I have been contemplating getting a DSLR for while now, and with a trip to Central Australia coming up soon, the contemplation/procrastination has ramped up a bit. However there are all those other elements to consider, like how heavy it is, and how unsuitable it may be to carry over an 8 km hike on rocky tracks. Also I'm terribly clumsy. That's a big thing to consider when lugging an expensive and heavy camera around caverns and river beds. I bought my little digital Konica over 6 years ago, and it has served me well through almost 20,000 photos. It has taken some great photos despite the photographer and I'm kind of attached to it.

A friend loaned me her Canon EOS 500D for the weekend, but I was busy yesterday so played with it this afternoon. The weight of it is a little offputting, especially if taking it travelling, but boy - what a lot of fun it is!






Hmm. The power lines seem to have held aspecial fascination, especially when fooling around with the massive zoom lens! I just wish I was a better photographer. I love taking photographs. I just have a lot to think about, especially as this is a pretty big investment.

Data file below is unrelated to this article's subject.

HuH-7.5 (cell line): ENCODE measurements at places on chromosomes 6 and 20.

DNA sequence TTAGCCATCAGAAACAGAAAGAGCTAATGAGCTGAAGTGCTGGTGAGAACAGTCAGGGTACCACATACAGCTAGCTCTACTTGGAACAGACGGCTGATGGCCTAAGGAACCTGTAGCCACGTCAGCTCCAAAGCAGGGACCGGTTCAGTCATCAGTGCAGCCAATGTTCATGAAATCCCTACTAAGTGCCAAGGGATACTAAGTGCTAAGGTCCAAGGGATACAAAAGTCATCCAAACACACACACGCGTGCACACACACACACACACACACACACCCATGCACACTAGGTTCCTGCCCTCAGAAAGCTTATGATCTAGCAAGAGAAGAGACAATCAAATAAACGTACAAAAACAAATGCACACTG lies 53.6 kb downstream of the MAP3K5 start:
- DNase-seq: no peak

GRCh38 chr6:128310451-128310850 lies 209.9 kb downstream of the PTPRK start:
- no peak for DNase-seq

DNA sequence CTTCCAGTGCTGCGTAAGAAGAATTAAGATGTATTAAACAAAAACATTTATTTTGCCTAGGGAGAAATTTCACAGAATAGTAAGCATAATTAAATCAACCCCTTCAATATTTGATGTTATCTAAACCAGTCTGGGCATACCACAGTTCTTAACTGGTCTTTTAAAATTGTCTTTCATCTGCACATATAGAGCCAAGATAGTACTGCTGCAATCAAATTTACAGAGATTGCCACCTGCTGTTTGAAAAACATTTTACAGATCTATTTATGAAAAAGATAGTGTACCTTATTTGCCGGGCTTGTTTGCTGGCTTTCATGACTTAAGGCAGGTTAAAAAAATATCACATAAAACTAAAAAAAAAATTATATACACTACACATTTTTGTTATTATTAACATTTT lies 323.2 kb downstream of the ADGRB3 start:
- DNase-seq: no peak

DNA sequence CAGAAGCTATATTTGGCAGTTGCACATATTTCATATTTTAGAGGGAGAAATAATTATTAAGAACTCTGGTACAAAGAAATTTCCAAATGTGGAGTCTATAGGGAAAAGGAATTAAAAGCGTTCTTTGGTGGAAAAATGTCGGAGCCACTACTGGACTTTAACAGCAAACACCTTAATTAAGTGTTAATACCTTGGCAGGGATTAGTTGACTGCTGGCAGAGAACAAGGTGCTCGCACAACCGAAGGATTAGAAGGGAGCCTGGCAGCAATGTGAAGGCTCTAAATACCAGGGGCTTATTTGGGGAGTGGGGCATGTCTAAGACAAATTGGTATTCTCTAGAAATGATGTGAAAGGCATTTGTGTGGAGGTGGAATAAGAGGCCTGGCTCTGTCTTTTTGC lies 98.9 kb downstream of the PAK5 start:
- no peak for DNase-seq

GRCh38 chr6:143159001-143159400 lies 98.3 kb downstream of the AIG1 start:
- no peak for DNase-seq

I wonder if I can fit a course in before the end of July when I leave?

Sunday, June 13, 2010

Oh hi, sewmojo

Oh hi, sew mojo, originally uploaded by quiltingmick / michelle.

Welcome back. You've been missed.

Saturday, June 12, 2010

Crocheting disaster

A few months ago I started a crocheted cardigan which wasn't a Chevron Lace Cardi. I know - I was taking a big risk. And because I'm not used to making crochet garments (beyond shawls, socks, hats and scarves) I really didn't think hard enough about it.

I decided to make a cardigan called the Summer Breeze Cardi from Crochet Today magazine. My first mistake was deciding to make a cardigan which was originally made in 100% acrylic in a much heavier 100% merino wool. My second mistake was ignoring the fact that this was a bottom-up cardi, and not a top-down, and therefore much harder to fit as you go. My third, most serious, mistake was ignoring the very obvious armpit droopiness on the much-skinnier-than-I model in the pattern photo . Can you see it?